Week two started and her pee accidents began to lessen, but this is when her poop accidents began to start. This was probably the worst week of potty training. I can handle pee but poop is pretty gross. Baby T would go hide when she needed to poop instead of going on the potty. I began to give her alone time on the potty because it was obvious that she liked to poop in private. Week three went much smoother and I began taking her out in public in her underwear. She still has yet to have an accident in public which is amazing. When in public we always use the bathroom at least once ever hour. By week four we were done using the timer and the poop accidents had fully stopped!
Baby T is now 20 months old and I would consider her “fully” potty trained. She still wears a diaper during her nap and at night, but during all of her awake time she is in underwear. Accidents still happen occasionally but they are few and far between. We are still reminding her to use the restroom and helping her along the way.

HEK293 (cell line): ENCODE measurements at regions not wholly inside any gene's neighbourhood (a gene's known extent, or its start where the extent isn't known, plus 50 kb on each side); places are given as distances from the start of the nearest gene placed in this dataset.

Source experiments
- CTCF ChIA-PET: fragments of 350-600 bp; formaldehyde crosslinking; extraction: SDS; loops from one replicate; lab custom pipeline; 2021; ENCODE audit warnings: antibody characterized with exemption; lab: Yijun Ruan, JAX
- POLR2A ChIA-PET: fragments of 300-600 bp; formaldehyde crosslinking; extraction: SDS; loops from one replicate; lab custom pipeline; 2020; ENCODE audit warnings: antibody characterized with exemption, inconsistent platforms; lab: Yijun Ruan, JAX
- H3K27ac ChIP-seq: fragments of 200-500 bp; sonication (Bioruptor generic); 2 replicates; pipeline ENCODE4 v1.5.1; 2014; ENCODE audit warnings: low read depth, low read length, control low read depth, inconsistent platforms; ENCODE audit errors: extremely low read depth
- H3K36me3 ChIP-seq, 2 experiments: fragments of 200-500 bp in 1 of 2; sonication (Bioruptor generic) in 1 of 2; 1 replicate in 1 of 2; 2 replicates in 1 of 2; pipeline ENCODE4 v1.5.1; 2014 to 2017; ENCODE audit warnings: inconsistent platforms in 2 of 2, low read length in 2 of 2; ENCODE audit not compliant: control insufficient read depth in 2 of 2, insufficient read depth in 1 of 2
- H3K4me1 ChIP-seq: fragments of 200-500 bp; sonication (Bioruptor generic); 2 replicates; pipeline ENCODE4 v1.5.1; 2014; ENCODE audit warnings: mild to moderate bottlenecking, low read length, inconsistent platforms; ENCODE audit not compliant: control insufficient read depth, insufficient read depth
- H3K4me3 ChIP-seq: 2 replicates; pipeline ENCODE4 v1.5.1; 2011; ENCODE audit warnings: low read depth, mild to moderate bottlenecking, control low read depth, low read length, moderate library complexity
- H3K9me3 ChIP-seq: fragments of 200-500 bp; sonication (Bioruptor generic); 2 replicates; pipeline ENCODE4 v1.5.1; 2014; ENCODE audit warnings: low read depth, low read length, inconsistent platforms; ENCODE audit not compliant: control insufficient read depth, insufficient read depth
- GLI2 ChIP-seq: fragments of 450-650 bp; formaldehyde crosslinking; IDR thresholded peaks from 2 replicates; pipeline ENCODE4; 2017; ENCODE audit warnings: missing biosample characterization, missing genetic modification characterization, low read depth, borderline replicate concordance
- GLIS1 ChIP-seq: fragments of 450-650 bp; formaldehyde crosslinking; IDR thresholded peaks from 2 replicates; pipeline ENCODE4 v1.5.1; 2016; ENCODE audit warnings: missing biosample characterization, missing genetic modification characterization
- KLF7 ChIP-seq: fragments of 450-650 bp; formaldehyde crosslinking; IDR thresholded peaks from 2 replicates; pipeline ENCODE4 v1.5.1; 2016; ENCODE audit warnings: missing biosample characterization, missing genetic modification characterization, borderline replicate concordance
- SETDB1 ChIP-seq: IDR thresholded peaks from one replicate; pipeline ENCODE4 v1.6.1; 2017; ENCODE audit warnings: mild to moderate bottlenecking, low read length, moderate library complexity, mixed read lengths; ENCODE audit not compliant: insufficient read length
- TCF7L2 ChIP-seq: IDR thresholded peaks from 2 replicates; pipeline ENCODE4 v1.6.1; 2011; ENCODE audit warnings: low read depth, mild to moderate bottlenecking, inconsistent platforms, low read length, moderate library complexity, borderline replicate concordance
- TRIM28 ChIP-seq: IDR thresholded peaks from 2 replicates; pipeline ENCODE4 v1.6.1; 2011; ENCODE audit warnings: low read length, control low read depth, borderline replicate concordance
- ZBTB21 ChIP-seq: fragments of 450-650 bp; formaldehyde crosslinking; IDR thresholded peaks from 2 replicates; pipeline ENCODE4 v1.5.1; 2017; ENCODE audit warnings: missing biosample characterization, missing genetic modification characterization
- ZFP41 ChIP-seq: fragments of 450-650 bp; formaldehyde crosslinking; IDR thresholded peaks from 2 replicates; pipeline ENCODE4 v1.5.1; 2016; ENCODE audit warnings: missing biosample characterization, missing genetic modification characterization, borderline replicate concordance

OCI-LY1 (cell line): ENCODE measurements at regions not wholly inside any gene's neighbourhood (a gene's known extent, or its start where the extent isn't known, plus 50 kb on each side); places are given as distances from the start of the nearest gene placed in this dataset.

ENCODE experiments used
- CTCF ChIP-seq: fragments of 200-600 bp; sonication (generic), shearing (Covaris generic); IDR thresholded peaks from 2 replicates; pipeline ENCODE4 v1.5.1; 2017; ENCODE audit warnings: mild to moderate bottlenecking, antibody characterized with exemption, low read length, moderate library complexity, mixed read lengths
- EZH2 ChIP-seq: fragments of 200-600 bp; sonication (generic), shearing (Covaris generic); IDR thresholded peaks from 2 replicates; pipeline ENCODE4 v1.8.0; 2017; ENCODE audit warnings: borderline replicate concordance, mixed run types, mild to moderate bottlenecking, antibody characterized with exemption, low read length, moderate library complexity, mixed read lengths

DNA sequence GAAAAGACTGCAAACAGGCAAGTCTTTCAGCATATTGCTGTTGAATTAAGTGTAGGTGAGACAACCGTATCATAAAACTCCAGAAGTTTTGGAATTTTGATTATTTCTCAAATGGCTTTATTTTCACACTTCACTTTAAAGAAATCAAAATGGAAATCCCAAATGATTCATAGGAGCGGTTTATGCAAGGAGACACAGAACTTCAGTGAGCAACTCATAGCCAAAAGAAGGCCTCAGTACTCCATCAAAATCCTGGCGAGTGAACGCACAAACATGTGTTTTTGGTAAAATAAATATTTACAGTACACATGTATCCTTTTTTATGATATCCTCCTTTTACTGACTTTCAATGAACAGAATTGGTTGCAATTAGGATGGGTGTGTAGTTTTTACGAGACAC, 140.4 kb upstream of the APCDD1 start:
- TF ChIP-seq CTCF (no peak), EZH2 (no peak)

My 10 Best Tips for Potty Training
- Make the bathroom/potty a fun positive area. Read them a book on the potty or sing them songs.
- Provide your toddler with choices. A lot of toddlers want to be more independent around the same time that potty training begins (18-36 months). Allow them to make decisions by providing two appropriate choices.
- Create a routine. Go potty after every meal or go potty after every nap.
- Be consistent! Once you create that routine be consistent and stick to it. If you want to give a sticker for every time they poop on the potty, be consistent!
- Pick a timer sound and stick to it! Your child will learn that sound and will know that every time that sound happens, its potty time.
- A potty chair is not always necessary. Some children do really well with just a toilet seat cover.
- Mini urinals are a game changer for moms’ of boys. It helps teach boys how to aim while peeing standing up.
- Let your child watch you use the restroom. This is not always a fun experience, but it shows them exactly how the process is done.
- Have your child help clean up any and all accidents.
- Biggest tip: be patient! Every child is different and goes at their own pace. Potty training takes time, but it will happen!
Our favorite potty books!
What was the hardest part about potty training in your house?